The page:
August 5, 2013
Something big is about to happen on the sun. According to measurements from NASA-supported observatories, the sun's vast magnetic field is about to flip.
"It looks like we're no more than 3 to 4 months away from a complete field reversal," says solar physicist Todd Hoeksema of Stanford University. "This change will have ripple effects throughout the solar system."
A new ScienceCast video anticipates the reversal of the sun's global magnetic field.
The sun's magnetic field changes polarity approximately every 11 years. It happens at the peak of each solar cycle as the sun's inner magnetic dynamo re-organizes itself. The coming reversal will mark the midpoint of Solar Cycle 24. Half of 'Solar Max' will be behind us, with half yet to come.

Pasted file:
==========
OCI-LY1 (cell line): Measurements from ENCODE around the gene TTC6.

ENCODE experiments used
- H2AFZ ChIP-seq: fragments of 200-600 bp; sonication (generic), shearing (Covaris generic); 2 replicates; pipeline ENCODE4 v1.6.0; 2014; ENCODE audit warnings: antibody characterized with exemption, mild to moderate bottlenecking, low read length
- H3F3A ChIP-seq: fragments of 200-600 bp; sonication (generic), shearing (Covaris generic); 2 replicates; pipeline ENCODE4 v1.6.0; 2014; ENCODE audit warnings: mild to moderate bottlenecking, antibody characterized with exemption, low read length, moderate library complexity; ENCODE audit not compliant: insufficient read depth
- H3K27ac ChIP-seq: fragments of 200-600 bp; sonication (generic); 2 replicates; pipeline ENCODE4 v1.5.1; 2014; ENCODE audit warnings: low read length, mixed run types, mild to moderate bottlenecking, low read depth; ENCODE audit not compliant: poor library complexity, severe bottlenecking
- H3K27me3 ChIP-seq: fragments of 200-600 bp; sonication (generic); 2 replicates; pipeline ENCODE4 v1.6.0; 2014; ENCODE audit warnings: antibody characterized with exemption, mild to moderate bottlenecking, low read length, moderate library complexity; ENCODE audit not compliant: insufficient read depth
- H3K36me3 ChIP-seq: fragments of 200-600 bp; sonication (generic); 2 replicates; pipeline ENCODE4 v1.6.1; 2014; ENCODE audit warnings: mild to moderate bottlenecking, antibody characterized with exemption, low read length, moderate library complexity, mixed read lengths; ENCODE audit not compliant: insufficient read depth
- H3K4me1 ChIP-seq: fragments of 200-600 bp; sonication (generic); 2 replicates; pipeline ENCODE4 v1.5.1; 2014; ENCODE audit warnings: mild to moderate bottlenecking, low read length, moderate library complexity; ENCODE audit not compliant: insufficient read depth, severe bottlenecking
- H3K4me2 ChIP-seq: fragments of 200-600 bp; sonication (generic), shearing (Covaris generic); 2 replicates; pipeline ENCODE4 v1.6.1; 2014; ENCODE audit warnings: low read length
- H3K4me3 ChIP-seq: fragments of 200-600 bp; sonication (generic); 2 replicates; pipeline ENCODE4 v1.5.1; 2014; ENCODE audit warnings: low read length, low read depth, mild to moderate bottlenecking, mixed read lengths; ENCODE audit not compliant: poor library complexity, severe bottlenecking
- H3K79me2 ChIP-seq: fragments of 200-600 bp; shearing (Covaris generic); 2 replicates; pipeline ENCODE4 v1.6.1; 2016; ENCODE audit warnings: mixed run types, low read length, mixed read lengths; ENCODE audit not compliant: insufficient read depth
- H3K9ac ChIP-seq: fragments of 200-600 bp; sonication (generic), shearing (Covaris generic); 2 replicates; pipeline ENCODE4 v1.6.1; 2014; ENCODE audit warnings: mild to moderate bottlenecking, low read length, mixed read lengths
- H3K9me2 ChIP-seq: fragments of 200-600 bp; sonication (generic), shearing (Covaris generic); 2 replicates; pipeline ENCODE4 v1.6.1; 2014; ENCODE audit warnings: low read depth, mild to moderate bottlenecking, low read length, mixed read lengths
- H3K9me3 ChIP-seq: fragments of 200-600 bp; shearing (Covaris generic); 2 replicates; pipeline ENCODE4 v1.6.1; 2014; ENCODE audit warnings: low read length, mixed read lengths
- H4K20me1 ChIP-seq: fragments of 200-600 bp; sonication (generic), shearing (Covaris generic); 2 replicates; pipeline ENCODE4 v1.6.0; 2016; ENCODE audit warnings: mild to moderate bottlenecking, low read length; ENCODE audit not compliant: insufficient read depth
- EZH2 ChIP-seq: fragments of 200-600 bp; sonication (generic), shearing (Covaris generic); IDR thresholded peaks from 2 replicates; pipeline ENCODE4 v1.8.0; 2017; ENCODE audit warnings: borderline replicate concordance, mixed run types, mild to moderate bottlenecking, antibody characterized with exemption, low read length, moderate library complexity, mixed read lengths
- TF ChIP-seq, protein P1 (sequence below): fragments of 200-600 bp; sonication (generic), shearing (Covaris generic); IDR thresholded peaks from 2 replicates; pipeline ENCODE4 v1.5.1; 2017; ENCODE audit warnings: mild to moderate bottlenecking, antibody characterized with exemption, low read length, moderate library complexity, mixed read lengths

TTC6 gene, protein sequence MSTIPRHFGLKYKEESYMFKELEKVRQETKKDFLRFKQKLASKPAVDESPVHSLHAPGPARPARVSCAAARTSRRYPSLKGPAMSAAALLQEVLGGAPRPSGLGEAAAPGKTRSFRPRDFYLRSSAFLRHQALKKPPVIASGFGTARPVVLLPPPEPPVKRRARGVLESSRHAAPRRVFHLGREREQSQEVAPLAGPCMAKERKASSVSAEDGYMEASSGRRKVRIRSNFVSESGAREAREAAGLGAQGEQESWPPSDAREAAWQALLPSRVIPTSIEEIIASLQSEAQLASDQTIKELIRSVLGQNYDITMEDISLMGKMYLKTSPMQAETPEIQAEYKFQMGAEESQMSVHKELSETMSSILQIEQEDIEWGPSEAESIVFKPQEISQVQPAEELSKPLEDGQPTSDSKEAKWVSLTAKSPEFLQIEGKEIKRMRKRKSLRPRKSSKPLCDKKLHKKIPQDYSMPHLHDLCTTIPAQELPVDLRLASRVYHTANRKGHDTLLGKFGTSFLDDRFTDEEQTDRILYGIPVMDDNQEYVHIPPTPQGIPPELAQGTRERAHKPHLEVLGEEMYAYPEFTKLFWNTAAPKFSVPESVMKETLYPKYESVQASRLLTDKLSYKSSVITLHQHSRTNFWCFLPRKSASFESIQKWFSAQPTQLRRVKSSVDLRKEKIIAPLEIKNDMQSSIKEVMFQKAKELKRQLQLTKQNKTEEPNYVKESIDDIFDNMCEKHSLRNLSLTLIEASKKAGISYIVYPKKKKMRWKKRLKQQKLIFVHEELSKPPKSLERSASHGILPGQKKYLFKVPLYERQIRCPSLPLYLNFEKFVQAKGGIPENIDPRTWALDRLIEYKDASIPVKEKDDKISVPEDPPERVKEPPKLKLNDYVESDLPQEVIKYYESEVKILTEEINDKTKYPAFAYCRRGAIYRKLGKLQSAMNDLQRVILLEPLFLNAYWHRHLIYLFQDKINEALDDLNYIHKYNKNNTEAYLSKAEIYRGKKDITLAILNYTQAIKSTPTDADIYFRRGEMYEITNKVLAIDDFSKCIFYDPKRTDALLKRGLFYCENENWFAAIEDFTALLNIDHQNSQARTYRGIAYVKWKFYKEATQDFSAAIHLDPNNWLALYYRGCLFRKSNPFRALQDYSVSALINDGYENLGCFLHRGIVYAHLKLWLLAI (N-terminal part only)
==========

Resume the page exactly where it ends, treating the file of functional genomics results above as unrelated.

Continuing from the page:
Hoeksema is the director of Stanford's Wilcox Solar Observatory, one of the few observatories in the world that monitor the sun's polar magnetic fields. The poles are a herald of change. Just as Earth scientists watch our planet's polar regions for signs of climate change, solar physicists do the same thing for the sun. Magnetograms at Wilcox have been tracking the sun's polar magnetism since 1976, and they have recorded three grand reversals